Skip to content

Baruch College Hosts Naturalization Day to Offer Free Assistance with U.S. Citizenship Applications

CUNYCitizenshipNow



NEW YORK, NY- November 19, 2014 - In celebration of International Education Week, Baruch College, in partnership with CUNY Citizenship Now, invited students, faculty, staff and community members to receive free assistance with U.S. citizenship applications today inside the Vertical Campus Building.

Naturalization Day, which has been held at Baruch over the last five years, was co-sponsored by International Student Service Center (ISSC), NYC Council Member Rosie Mendez, NALEO and the New Americans Campaign. Participants had to be at least 18 years of age, and reside in the United States for 5 years (or 3 years if married to a U.S. citizen).

 

Baruch Helps Community

KaydianAllwoodJamaican immigrant Kaydian Allwood, 28, (pictured left) who now lives in the Bronx, heard about the event through social media. “I’ve been waiting to do this, but because of my disposition, I was afraid to do this on my own. I didn’t see a program out there to assist me.” She felt encouraged to apply because of CUNY’s assistance with the process.

Attorneys offered one-on-one consultations to assess participants’ eligibility for legal benefits, checked documents needed, and helped answer questions. “For many people, the citizenship process is really the end of a long, complicated journey and it’s really rewarding to be able to help people through the process and to a new beginning,” says Tamara Bloom, CUNY Citizenship Now’s Legal Coordinator.

Brooklyn resident Che Ragoonanan, 28 from Trinidad, said the application process was really welcoming, helpful and convenient. “[Citizenship] is going to help me get a job, travel more to see my family, and not have a problem being here,” he said.

CUNY Citizenship Now was established in 1997 under the leadership of Baruch College professor and immigration attorney Allan Wernick, to address the need for free citizenship and immigration services among CUNY’s foreign-born students, faculty and staff. “CUNY Senior Vice Chancellor for University Relations Jay Hershenson approached me with this idea, as it was originally started to help our students become citizens,” says Wernick.

Since then, the organization has become the country’s largest university-based citizenship and immigration law service provider, operating services at city council offices at over 30 locations throughout New York City. More than 220,000 people have received services since its opening, and Wernick says Baruch has hosted numerous events to train volunteers and assist with applications for citizenship and for Deferred Action for Childhood Arrivals (DACA) status. “We have made a special effort to help the CUNY family,” he explained.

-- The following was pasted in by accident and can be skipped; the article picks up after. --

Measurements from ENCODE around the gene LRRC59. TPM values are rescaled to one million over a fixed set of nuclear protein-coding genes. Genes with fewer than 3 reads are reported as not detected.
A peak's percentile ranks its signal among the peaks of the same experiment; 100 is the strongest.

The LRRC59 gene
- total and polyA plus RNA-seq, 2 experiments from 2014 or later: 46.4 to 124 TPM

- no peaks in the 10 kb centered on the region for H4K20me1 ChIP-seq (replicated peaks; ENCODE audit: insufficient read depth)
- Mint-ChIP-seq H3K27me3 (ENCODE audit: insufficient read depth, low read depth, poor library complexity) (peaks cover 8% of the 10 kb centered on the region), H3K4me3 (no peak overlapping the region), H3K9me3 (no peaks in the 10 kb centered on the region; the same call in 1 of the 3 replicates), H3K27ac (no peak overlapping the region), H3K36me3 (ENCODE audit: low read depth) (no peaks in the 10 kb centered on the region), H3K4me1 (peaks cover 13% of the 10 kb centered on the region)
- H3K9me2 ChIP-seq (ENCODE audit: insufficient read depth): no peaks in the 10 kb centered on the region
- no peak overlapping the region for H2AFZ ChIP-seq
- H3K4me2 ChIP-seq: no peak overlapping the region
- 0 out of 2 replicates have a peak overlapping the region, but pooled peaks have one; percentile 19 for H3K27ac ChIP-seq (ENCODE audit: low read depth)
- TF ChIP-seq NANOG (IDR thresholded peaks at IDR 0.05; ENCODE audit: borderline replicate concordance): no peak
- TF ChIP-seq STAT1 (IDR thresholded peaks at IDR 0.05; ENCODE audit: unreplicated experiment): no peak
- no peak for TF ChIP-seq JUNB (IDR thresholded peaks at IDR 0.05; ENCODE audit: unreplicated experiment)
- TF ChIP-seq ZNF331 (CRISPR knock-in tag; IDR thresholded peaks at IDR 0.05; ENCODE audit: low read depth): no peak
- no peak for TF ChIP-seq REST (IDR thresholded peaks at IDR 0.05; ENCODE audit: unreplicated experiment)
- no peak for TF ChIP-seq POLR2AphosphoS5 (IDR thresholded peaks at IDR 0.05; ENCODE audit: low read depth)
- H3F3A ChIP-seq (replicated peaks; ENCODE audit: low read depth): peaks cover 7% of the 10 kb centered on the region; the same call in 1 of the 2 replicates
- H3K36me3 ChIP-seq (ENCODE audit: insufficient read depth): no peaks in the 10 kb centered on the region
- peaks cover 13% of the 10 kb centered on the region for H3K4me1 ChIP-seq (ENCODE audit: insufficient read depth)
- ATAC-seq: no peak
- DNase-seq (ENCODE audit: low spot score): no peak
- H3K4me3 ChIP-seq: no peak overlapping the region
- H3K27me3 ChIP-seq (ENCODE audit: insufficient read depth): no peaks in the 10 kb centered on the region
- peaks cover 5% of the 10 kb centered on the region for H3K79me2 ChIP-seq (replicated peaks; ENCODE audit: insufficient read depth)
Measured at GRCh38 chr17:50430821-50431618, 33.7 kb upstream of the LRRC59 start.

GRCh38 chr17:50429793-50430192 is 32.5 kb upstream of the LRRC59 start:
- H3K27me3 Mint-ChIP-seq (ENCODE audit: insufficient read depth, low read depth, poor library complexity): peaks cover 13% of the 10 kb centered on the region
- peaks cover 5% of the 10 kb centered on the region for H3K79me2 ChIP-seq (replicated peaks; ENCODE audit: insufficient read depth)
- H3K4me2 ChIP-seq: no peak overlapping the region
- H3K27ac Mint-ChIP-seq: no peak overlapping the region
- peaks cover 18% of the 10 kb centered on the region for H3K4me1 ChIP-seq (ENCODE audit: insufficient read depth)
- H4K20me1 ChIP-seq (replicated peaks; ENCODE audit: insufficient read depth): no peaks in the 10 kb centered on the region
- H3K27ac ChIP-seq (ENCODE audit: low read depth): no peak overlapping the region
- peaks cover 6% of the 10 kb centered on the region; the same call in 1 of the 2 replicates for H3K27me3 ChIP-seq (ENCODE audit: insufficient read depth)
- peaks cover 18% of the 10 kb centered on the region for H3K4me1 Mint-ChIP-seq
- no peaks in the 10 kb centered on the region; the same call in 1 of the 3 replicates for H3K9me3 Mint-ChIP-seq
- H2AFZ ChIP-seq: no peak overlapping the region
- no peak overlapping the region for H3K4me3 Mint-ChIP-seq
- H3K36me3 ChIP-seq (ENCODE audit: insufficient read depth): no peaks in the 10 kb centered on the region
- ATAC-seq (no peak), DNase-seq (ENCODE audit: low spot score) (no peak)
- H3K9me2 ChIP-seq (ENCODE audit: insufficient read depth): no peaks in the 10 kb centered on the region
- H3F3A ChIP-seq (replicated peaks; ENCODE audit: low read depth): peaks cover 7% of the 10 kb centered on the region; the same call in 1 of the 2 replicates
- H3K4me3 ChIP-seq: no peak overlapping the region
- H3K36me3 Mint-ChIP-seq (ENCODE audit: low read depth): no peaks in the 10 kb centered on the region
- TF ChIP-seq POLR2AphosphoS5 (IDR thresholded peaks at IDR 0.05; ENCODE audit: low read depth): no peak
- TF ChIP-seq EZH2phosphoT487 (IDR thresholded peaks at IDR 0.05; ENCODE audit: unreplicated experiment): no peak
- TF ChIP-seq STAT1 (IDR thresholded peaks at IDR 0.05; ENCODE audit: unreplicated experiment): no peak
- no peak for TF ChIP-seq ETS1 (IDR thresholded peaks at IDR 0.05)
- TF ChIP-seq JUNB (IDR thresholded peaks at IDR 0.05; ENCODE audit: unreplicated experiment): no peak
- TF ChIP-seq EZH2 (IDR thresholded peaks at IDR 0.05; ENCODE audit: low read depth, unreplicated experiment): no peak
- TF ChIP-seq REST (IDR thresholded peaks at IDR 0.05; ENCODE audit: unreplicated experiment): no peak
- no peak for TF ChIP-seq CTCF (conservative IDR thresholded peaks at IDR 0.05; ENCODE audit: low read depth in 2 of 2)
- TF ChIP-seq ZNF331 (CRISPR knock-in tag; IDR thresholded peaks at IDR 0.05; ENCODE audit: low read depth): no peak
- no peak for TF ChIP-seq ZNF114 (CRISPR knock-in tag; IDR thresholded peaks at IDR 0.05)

What sets them apart from other immigration organizations, says Bloom, is the partnership with the university, which is very ingrained in the community and helps establish relationships with people. Bloom says:

 

Many don’t realize that this is a service the university provides. And because the city and CUNY is so diverse, it’s a natural bridge between city residents and our services.

 

“It’s 100% free and people leave here with a complete application, photographs and booklet with a list of services for how to prepare for the civics test and language exam,” Wernick said.

The decision to become a citizen and go through the process is not an easy one. Rosa Kelley, Director of the International Student Service Center, and an immigrant from Columbia, sympathizes with what applicants are going through. “That decision to become a citizen is a huge step. It is giving up your citizenship in your home country. People have waited years and years. What motivated me was my decision to vote and to have a voice.”

“People have a lot of apprehension and questions, and they want to be careful,” agrees Bloom. “They want to use their money to pay for the application fee rather than for legal fees.” The free service CUNY Citizenship Now offers is a major consideration for many. And Bloom points out that many students also qualify for a free waiver of the application fee (normally $680) to United States Citizenship and Immigration Services (USCIS).

DianaArias

Diana Arias, 20, (pictured above) a Baruch junior majoring in Public Affairs is one such student taking advantage of the free waiver option. Arias’ family immigrated to America from Ecuador when she was six and now resides in Woodside, Queens. “I would have applied earlier, but it’s really expensive. And this is really convenient that they come here,” she said. “This is the first step. I know it’s a long process, but at least I’m getting help.”

 

                                                                ###

 

About Baruch College:

Baruch College is a senior college in the City University of New York (CUNY) with a total enrollment of more than 17,000 students, who represent 160 countries and speak more than 100 languages. Ranked among the top 15% of U.S. colleges and the No. 4 public regional university, Baruch College is regularly recognized as among the most ethnically diverse colleges in the country. As a public institution with a tradition of academic excellence, Baruch College offers accessibility and opportunity for students from every corner of New York City and from around the world. For more about Baruch College, go to http://www.baruch.cuny.edu/.

 

MEDIA CONTACTS:

Manny Romero, (646) 660-6141, manuel.romero@baruch.cuny.edu
Mercedes Sanchez, (646) 660-6112, mercedes.sanchez@baruch.cuny.edu
Celene McDermott, (646) 660-6134 celene.mcdermott@baruch.cuny.edu



Bookmark and Share